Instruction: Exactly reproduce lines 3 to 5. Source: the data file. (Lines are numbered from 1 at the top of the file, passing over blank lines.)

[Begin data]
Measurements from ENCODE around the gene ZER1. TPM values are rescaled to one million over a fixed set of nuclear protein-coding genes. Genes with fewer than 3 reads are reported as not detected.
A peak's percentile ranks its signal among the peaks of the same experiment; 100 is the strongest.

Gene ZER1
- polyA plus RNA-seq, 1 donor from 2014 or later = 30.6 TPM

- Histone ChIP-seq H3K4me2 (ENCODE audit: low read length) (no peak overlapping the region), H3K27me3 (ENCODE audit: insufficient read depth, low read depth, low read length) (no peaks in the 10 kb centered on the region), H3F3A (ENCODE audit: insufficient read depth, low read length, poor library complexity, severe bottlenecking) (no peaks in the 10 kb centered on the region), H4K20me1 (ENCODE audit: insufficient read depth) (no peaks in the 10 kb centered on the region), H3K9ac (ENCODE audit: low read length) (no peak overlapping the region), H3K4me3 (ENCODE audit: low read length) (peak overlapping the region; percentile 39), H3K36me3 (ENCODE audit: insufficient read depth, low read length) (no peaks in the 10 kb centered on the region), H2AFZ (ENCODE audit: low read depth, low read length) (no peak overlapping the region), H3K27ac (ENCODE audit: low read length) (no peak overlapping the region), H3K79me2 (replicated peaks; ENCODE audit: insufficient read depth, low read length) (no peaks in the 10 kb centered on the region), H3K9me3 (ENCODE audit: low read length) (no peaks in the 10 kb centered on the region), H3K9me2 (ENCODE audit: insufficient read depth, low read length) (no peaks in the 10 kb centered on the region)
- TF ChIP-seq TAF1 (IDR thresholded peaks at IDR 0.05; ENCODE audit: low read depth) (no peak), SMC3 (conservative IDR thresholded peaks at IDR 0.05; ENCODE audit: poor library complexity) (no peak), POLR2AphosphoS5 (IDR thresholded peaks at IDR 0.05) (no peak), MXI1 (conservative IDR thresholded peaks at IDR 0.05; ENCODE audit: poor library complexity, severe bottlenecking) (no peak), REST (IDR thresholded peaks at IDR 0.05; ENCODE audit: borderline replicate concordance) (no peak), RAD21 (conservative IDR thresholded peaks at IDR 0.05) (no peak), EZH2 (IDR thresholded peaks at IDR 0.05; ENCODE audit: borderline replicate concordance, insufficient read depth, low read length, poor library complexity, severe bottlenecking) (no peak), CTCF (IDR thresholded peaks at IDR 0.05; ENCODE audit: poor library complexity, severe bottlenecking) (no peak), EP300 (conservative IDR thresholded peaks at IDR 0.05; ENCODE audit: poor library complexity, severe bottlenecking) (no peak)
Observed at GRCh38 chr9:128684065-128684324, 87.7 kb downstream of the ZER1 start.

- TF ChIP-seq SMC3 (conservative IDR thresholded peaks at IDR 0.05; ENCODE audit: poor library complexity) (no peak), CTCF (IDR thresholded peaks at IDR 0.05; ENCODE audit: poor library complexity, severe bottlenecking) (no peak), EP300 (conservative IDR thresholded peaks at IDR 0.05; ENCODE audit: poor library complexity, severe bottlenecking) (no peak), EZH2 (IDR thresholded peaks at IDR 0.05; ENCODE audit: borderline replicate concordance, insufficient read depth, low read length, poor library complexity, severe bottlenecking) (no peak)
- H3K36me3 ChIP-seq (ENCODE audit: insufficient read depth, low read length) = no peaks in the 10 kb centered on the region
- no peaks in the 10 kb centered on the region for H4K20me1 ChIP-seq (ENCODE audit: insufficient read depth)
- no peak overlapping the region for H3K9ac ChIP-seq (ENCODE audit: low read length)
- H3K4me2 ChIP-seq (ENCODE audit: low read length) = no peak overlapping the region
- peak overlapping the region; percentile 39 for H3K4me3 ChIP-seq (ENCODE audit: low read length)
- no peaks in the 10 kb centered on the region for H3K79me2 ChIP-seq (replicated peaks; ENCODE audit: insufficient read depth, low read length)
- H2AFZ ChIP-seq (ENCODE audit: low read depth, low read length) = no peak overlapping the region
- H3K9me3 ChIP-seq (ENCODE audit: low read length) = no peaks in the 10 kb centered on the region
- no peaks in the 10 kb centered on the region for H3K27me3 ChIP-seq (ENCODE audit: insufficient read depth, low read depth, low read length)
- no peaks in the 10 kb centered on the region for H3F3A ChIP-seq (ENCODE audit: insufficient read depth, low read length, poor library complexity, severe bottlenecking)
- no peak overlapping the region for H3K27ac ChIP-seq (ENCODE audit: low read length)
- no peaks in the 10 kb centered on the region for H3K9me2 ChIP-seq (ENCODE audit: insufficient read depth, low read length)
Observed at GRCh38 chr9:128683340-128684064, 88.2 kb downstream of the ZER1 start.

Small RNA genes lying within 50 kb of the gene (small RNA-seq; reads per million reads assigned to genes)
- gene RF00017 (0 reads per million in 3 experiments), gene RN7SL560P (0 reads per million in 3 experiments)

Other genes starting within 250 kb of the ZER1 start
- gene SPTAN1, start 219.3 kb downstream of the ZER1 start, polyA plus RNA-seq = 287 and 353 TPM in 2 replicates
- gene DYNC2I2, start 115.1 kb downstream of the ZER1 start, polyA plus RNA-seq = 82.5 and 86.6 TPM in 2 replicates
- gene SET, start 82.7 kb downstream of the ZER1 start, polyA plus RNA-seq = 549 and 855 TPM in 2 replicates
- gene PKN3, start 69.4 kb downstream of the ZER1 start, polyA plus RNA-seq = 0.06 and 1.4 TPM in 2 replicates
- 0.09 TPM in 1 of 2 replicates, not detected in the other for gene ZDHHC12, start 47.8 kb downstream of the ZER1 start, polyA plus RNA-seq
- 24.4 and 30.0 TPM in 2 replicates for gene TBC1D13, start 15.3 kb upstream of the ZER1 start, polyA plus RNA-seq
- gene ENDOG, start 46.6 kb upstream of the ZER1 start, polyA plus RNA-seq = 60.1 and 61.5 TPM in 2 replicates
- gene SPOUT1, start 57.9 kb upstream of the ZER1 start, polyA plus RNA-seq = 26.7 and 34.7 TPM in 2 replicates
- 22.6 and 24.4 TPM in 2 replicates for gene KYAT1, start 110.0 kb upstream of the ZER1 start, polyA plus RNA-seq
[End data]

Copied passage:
Gene ZER1
- polyA plus RNA-seq, 1 donor from 2014 or later = 30.6 TPM

- Histone ChIP-seq H3K4me2 (ENCODE audit: low read length) (no peak overlapping the region), H3K27me3 (ENCODE audit: insufficient read depth, low read depth, low read length) (no peaks in the 10 kb centered on the region), H3F3A (ENCODE audit: insufficient read depth, low read length, poor library complexity, severe bottlenecking) (no peaks in the 10 kb centered on the region), H4K20me1 (ENCODE audit: insufficient read depth) (no peaks in the 10 kb centered on the region), H3K9ac (ENCODE audit: low read length) (no peak overlapping the region), H3K4me3 (ENCODE audit: low read length) (peak overlapping the region; percentile 39), H3K36me3 (ENCODE audit: insufficient read depth, low read length) (no peaks in the 10 kb centered on the region), H2AFZ (ENCODE audit: low read depth, low read length) (no peak overlapping the region), H3K27ac (ENCODE audit: low read length) (no peak overlapping the region), H3K79me2 (replicated peaks; ENCODE audit: insufficient read depth, low read length) (no peaks in the 10 kb centered on the region), H3K9me3 (ENCODE audit: low read length) (no peaks in the 10 kb centered on the region), H3K9me2 (ENCODE audit: insufficient read depth, low read length) (no peaks in the 10 kb centered on the region)